fairy houses 2015, cont.

Fairy House blog-1This year’s Fairy Houses of Highfield Hall exhibit is larger than the 2013 show and it will be on display longer, too. The houses are holding up quite well and we’re confidant that most structures will stay intact until the closing on August 31st.There have been some instances of eroding moss and hot glue not holding parts together well enough, which backs up my personal bias against glue guns! But, the fairies have made repairs and are doing their best to keep up the neighborhood.

Each fairy house has a number, so visitors can identify the 32 locations around the Highfield property. Maps, with a list of house names and their makers are available inside during open hours. I hope that more of you can come see the show during its last month. A printable pdf file of the map is here.

Highfield Hall Open Hours: Mondays – Fridays, 10:00 am – 4:00 pm Saturdays & Sundays, 10:00 am – 2:00 pm. Grounds are accessible from dawn to dusk, except during private functions Fairy House map FNL-2a  For this year’s collection, I painted 10 more markers to make a total of 32.  IMG_20150424_155230Earlier this summer, I took pictures of some house builders setting up their creations.


Cynthia Rose – Eilonwy’s Stan

Cynthia Rose’s house is surrounded by a growing landscape.


Cynthia Rose – Eilonwy’s Stand

Kim Sheerin’s ceramic houses have stained glass windows, with lights flickering inside.


Kimberly Sheerin – Kimberland

Nicole St. Pierre felted her house and devised a paper canopy roof.


Nicole St. Pierre – Enchanted Baa Baa Hollow Cottage

She also planted miniature succulents around the base.


Nicole St. Pierre – Enchanted Baa Baa Hollow Cottage

The fairy family raffle for the benefit of Highfield Hall will continue until August 30th, so there’s still a chance to win! You can buy 3 tickets for $5.00 online here. fairyfamilyraffle

even more fairy houses 2015

Fairy House blog-1

The Fairy Houses of Highfield Hall exhibit is well underway, with many visitors coming to see it daily. I run into people around town, from the supermarket to my Zumba class, who tell me how much they enjoyed seeing the fairy houses. The other day I saw a grandmother come into Highfield, accompanied by a fully outfitted pair — a little girl fairy and a boy with dragon wings.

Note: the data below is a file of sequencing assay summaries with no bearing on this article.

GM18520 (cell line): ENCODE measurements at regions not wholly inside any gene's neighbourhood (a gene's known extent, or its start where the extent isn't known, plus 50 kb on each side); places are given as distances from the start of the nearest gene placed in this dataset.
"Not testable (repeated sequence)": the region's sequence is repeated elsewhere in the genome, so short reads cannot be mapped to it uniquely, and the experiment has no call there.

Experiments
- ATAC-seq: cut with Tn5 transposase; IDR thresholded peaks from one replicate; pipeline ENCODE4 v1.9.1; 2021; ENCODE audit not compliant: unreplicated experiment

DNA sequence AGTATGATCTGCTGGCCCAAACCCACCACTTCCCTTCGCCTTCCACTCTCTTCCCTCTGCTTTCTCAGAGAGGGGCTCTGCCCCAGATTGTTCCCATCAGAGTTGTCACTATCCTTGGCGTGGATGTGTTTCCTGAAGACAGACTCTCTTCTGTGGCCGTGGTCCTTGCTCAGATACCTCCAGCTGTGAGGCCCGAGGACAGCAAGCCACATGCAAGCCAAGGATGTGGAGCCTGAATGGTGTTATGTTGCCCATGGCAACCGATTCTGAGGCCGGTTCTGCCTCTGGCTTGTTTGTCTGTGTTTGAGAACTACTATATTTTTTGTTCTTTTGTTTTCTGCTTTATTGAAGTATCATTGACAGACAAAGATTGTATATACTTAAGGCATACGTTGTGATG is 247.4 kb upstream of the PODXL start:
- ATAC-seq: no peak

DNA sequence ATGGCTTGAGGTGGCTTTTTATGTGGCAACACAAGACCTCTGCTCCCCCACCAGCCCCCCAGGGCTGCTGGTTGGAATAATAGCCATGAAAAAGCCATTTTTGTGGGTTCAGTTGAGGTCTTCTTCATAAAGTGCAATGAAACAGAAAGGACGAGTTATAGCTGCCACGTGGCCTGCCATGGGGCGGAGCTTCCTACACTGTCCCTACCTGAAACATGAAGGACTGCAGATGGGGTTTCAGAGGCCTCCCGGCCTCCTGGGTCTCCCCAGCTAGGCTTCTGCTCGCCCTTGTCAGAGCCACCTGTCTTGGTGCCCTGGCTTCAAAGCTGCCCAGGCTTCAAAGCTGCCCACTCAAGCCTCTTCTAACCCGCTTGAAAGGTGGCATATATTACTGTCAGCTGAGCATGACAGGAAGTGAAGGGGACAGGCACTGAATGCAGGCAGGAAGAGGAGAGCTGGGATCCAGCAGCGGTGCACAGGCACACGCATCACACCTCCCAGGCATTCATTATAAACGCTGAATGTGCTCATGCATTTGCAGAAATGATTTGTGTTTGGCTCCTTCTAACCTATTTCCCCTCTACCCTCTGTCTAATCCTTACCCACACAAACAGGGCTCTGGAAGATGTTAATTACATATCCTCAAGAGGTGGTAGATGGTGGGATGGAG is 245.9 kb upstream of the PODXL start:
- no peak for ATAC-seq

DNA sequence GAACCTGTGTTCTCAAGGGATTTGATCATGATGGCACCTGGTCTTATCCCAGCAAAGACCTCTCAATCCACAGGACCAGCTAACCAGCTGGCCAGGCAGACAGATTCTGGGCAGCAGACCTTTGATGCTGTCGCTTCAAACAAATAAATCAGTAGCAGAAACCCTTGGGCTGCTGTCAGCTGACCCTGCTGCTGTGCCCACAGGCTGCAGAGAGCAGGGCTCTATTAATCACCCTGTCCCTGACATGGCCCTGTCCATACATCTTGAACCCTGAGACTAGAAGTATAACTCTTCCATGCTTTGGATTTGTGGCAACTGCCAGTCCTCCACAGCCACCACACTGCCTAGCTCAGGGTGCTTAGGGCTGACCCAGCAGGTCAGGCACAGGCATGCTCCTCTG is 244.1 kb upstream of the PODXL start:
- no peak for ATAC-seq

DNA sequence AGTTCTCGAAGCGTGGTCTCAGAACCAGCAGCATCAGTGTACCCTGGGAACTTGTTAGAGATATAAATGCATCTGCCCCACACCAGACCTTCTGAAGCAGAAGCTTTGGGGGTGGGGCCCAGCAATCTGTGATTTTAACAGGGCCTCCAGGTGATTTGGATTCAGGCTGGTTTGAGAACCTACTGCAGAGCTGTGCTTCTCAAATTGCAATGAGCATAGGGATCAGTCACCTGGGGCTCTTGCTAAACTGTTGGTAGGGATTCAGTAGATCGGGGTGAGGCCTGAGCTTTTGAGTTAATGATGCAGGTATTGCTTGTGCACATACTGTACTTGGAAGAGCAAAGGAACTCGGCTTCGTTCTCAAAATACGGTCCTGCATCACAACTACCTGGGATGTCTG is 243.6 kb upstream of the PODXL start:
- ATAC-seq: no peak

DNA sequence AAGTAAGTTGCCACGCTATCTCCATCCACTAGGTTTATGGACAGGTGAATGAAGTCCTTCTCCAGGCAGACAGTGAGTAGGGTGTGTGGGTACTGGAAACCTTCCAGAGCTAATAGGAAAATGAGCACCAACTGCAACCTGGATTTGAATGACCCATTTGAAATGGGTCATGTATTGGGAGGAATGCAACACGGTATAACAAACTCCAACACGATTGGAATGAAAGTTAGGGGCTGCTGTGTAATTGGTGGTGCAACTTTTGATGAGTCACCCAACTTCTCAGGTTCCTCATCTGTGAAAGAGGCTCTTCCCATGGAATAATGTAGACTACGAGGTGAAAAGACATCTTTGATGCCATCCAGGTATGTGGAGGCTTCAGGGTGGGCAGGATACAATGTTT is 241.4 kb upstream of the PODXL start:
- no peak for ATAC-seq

When I see everyone’s smiling faces, all of the preparation and planning that went into organizing the exhibit seems totally worth it. And then there’s the time and dedication that each builder put into dreaming up and creating their houses! More than one of them admitted having symptoms of fairy fever, lying awake at night, conjuring up how they were going to make their dwelling. See the map with house locations here. This tour isn’t over yet, with even more photos to come in future posts!


Glendell Towers by Glen and Susan Carliss


Cordelia Butterdragon’s School for Magical Creatures by Angela Tanner

My fairy house, “Grate Hall” (shown below) has battery powered LED lights, which add a shimmer to the glass and mirrors inside. Read a post about how I made it here.


Grate Hall by Salley Mavor


Grate Hall by Salley Mavor

A few house are inside the building, including “Lichen Lookout”, my house from the 2013 fairy house exhibit.

Lichen Lookout by Salley Mavor

Lichen Lookout by Salley Mavor

The houses on display were made by 30 people and are all very different from one another. Their construction of materials include wood, bark, stones, shells and moss.


Sparrow’s Post by Sheila Payne and Sally Egan


Glittering Glen #1 by Becky Deptula


Glittering Glen #2


Beech Front Cottage by Julie Child


Beech Front Cottage by Julie Chil


Le Petit Maison by Ramune Jauniskis

more fairy houses 2015

FairyHouses-1-14Please come along on a tour of the Fairy Houses of Highfield Hall exhibit. Since the popularity of the previous show 2 years ago, there has been much anticipation of this year’s display. The fairy house phenomenon has grown since then, so more people are familiar with the idea and it hasn’t taken as much explanation this time.

The houses will be set up all summer, but I suggest visiting sooner than later. Although most dwellings are quite sturdy and are holding up to the wind and rain, some are beginning to show their ephemeral nature.

Here are some of the many types of places where fairies live. Future posts with photos of more houses are coming…